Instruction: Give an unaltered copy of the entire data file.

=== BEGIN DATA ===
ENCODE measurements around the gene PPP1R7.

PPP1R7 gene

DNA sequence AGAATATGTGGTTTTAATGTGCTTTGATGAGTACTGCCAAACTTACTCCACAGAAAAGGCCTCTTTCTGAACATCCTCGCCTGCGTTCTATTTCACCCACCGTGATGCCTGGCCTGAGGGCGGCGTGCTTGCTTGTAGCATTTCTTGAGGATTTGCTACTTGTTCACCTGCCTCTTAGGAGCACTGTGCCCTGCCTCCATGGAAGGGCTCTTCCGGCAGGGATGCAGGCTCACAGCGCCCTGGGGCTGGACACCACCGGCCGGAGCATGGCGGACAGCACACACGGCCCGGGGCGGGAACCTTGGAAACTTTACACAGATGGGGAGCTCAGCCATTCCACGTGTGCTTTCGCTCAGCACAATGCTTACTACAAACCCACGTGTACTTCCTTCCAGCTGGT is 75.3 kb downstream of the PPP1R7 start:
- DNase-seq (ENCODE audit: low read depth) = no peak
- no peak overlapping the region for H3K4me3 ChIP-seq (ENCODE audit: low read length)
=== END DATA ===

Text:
ENCODE measurements around the gene PPP1R7.

PPP1R7 gene

DNA sequence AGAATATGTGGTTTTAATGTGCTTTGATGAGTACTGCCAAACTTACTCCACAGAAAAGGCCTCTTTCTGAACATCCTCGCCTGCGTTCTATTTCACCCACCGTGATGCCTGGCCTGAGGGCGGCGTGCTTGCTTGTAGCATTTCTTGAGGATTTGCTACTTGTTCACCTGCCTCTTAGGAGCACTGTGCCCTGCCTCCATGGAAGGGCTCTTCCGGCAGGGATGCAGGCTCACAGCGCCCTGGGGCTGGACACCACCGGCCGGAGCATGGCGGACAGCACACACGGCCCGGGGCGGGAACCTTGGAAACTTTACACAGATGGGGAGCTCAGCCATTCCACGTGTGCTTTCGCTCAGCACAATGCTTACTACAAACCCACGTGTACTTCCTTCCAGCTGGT is 75.3 kb downstream of the PPP1R7 start:
- DNase-seq (ENCODE audit: low read depth) = no peak
- no peak overlapping the region for H3K4me3 ChIP-seq (ENCODE audit: low read length)